March 29, 2017 Celeste Monforton, DrPH, MPH 0Comment

From time to time I write a blog post titled “Not an accident.” These posts highlight the name of a recent workplace-fatality victim and also challenge the often-used term “accident” to describe such an event.

The hazards that lead to workers being killed on job—from being pulled into or crushed by machinery to falling from a roof— are well-understood and can be addressed. Yet most worker fatalities are described by police spokespersons as “accidents” and the term is then repeated in local press accounts. Could the press instead communicate how such incidents could be averted?

Several researchers involved in agricultural injury prevention have been exploring that topic. Dr. Barbara Marlenga and colleagues examined 113 news accounts from 2012 to 2014 of farm injuries involving children. They published their results in this month’s issue of the Journal of Agromedicine.

In 79 percent of the accounts, a local law enforcement official was the originating source of the incident information. The news coverage that followed relayed the source and mechanism of the injury (such as tractor and rollover, or animal and pinned) nearly 100 percent of the time. In contrast, less than 8 percent of the time did the news account include a prevention message. In those rare cases, the authors found the prevention messages too general to be useful, such as:

  • “be extremely careful around farm equipment”
  • “stay alert and pay attention”

Marlenga and her colleagues offered examples of messages they consider more instructive:

  • “follow guidelines for age-appropriate work”
  • “no riders in loaded buckets”
  • “institute safe storage practices”

The authors ask and so do I, how would we go about getting news organizations to include prevention messages in their reporting on worker fatalities and serious injuries?

In just the last few days, workers died from traumatic injuries in Cheltenham, PA; Rib Mountain, WI; Milwaukee, WI; Mecklenburg, NC; Maryville, TN; Waltham, MA; Detroit, MI, and other locations. Next week, worker fatalities will occur in different cities. How could one go about outreach to news organizations—outreach that takes place before an incident occurs—to encourage a prevention message be included in news coverage of work-related fatalities.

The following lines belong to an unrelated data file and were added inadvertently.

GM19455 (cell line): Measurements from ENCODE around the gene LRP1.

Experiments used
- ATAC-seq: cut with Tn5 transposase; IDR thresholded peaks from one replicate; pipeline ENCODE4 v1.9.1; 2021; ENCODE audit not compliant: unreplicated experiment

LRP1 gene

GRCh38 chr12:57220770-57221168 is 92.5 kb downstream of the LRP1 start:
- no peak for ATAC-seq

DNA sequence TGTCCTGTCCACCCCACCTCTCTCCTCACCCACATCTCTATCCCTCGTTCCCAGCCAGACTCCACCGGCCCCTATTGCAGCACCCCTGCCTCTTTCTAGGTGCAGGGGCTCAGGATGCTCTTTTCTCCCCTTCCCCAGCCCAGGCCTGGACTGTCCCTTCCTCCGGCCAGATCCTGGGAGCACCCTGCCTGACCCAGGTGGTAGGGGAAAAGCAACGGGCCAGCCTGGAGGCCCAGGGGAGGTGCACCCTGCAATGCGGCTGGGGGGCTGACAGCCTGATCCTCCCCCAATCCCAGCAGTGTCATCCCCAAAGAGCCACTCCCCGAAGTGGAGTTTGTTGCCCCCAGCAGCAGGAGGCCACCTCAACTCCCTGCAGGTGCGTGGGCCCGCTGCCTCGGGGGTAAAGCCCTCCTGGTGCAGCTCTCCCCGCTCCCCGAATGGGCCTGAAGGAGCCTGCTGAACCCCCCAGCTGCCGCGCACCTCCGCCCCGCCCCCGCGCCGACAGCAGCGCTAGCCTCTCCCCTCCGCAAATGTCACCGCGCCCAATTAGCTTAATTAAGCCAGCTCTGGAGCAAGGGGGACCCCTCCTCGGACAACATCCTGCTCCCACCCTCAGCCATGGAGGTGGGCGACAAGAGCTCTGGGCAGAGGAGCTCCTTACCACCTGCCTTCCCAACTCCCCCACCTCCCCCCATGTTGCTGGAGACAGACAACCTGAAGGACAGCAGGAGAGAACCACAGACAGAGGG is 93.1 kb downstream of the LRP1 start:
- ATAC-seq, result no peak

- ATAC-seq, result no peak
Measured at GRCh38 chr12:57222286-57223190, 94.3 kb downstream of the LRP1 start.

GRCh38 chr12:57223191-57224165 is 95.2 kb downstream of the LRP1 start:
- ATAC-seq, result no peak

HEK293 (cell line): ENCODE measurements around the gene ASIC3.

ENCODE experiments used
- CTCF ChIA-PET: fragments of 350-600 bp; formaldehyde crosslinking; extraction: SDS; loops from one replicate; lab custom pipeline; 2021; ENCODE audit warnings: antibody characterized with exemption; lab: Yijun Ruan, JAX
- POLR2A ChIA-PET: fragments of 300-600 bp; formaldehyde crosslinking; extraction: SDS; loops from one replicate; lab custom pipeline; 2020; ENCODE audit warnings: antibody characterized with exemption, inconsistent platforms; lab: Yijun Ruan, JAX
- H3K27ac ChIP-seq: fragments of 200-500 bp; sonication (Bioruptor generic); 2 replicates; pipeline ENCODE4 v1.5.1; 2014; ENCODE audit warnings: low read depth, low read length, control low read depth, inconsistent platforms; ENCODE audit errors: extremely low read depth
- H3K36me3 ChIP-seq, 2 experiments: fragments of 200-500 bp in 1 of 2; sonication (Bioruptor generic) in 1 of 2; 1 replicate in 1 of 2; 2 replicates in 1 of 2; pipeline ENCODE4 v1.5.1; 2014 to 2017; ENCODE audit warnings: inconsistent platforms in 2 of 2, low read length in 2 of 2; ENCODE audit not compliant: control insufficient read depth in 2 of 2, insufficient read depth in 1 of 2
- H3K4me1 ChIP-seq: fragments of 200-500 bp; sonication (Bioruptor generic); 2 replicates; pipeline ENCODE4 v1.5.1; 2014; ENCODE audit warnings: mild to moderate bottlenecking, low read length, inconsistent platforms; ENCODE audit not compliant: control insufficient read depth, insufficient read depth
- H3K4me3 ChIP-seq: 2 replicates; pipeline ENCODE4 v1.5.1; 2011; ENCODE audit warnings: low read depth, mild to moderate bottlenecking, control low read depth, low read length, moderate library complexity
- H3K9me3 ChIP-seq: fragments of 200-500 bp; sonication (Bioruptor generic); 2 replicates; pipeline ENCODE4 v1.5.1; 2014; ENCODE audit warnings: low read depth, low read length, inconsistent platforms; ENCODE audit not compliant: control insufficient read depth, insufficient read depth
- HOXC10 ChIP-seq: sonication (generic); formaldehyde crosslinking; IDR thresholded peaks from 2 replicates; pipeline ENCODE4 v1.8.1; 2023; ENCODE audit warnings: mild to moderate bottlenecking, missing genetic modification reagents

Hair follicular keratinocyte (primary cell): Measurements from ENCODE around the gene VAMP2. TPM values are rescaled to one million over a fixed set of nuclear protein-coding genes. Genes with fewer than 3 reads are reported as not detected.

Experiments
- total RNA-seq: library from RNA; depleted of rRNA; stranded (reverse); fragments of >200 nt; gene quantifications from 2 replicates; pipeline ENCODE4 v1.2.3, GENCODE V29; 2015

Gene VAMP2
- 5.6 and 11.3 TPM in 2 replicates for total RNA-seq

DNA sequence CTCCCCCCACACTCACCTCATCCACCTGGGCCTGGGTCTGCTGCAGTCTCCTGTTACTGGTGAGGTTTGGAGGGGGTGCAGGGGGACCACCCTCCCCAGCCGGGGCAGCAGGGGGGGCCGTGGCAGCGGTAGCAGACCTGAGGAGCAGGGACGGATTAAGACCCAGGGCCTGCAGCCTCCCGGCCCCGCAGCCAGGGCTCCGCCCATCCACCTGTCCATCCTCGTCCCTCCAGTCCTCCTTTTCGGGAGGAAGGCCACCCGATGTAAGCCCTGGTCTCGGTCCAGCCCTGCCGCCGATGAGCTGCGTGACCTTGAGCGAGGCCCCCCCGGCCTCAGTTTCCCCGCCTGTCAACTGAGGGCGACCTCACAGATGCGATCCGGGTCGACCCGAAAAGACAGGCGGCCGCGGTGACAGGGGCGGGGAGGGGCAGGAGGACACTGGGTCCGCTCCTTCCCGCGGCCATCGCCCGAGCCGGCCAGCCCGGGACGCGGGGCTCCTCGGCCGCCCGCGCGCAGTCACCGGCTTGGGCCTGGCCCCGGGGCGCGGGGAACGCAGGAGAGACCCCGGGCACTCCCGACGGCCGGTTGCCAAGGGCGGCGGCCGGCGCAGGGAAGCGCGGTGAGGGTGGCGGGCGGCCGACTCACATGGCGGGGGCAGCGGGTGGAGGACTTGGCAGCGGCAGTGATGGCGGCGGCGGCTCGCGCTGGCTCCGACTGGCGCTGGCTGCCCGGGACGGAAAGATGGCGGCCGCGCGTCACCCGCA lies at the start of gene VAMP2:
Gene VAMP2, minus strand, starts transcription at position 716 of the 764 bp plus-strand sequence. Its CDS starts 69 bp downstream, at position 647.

Or, as Marlenga and her colleagues suggest, should the outreach about prevention messages be directed at law enforcement agencies? They are after all the source of information for a majority of the media reports of the worker fatality incidents.

Then I wonder, if we figured out who could provide the prevention message, could we agree on what that message should be?

In a news account about a worker who fell to his death from a 12 foot ladder, would any of these be an appropriate prevention message?

  • “OSHA requires fall protection for work above 6 feet”
  • “Employers are required to provide fall protection”
  • “Place a ladder on a stable, level surface”
  • “Place a barricade around a ladder to keep equipment or people from moving it”

Does it matter if the prevention message is not necessarily relevant to the circumstances of the incident?

The paper by Marlenga and colleagues, “News reports and their role in child agricultural injury prevention” intrigued me. I appreciate papers that stir up lots of questions.






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